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Edited by Dr. Douglas V. Johnson II.
On March 4-5, 2005, the Strategic Studies Institute and the Triangle Institute for Security Studies (TISS), (Duke University, University of North Carolina and North Carolina State University) co-hosted a conference addressing the question of whether or not the United States has become an empire and, if so, what does that mean for U.S. national security policy? The path to the answer was to examine several other "empires’" rise, limiting factors, and declines. The audience, consisting principally of scholars from TISS, included students and one U.S. Air Force Fellow studying at the University of Chicago. The number in attendance varied from 25 to about 50. The conference examined dominant paradigms; addressed how empires begin; the limits to imperialism; the end of empire; and a reassessment of American Empire. The conference concluded with national security implications.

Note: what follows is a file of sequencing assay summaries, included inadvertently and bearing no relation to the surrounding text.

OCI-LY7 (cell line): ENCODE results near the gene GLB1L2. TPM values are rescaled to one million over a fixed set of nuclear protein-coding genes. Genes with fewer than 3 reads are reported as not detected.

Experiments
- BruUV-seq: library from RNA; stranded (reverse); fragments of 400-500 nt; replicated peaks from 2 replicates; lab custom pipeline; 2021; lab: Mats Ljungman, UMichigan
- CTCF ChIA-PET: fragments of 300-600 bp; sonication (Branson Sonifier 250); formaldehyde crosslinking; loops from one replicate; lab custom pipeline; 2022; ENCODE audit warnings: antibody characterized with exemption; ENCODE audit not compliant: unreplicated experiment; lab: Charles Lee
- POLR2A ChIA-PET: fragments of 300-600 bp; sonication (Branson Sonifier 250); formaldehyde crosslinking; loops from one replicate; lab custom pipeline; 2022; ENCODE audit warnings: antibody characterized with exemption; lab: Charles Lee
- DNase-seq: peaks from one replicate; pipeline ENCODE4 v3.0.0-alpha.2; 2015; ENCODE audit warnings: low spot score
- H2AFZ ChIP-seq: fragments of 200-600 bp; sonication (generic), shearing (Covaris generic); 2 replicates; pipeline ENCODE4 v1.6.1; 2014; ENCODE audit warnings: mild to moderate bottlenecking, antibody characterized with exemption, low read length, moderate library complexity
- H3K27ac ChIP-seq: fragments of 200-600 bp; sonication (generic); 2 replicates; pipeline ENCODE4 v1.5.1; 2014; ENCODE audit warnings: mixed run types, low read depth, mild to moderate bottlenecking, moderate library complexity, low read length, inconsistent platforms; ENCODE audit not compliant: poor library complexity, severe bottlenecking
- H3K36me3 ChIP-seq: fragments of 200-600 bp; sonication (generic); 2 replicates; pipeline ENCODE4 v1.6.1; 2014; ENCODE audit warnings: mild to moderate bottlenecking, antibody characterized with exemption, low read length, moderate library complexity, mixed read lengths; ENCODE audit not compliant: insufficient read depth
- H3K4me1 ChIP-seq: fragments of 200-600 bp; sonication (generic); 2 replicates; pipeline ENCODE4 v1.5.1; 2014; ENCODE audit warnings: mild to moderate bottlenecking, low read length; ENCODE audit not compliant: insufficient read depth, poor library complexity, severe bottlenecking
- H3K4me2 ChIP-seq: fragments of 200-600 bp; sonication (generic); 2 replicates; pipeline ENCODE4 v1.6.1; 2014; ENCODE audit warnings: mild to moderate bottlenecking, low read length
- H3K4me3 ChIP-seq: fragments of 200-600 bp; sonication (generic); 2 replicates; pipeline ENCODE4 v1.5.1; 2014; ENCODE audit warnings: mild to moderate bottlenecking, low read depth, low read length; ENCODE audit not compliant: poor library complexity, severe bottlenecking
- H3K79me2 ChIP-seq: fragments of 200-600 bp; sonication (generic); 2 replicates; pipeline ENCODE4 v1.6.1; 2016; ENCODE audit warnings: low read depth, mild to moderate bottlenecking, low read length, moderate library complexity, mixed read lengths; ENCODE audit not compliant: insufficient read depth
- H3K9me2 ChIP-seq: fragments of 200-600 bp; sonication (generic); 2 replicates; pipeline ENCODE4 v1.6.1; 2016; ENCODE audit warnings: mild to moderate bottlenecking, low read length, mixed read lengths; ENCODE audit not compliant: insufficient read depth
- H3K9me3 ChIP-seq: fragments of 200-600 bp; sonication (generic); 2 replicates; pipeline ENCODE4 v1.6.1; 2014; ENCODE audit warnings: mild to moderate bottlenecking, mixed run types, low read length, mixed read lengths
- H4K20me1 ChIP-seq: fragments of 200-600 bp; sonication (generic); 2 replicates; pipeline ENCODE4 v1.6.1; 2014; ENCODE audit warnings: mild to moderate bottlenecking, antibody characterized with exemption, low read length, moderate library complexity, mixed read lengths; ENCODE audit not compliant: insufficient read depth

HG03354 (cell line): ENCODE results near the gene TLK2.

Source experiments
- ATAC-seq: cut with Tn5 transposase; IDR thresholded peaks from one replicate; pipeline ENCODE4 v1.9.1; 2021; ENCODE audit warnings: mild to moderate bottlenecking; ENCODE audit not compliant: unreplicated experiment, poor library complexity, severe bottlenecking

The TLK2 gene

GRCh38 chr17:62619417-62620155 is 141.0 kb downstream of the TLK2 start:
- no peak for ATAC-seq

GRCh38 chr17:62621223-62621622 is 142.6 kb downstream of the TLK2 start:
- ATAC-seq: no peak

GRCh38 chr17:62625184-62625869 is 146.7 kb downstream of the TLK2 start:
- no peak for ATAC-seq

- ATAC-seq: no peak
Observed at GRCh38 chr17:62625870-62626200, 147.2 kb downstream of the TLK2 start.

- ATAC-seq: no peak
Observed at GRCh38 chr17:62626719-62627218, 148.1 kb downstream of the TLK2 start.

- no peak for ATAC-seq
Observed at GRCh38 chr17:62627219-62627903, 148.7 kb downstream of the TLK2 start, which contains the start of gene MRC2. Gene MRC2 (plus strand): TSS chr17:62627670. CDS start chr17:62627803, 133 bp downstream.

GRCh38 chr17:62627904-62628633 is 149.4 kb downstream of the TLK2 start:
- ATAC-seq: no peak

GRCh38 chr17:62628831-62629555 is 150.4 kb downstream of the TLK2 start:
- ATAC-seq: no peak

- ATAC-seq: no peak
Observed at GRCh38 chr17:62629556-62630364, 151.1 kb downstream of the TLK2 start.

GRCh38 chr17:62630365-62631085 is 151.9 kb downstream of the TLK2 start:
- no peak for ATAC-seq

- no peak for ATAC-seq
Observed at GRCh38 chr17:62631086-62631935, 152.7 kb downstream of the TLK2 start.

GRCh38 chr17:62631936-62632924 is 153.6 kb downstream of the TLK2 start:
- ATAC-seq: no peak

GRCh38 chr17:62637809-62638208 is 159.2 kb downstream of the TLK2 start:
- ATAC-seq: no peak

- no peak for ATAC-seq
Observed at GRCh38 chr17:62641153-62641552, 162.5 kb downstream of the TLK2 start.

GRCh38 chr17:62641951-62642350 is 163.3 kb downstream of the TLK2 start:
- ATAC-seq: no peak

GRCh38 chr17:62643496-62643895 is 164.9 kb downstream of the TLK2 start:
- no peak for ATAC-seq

Borders: Technology and Security--Strategic Responses to New Challenges
Women in Combat Compendium
Global Climate Change: National Security Implications
The Test of Terrain: The Impact of Stability Operations Upon the Armed Forces
The U.S.-UK Special Relationship: Past, Present and Future
Asymmetry and U.S. Military Strategy: Definition, Background, and Strategic Concepts
Future Leadership, Old Issues, New Methods
Warriors in Peace Operations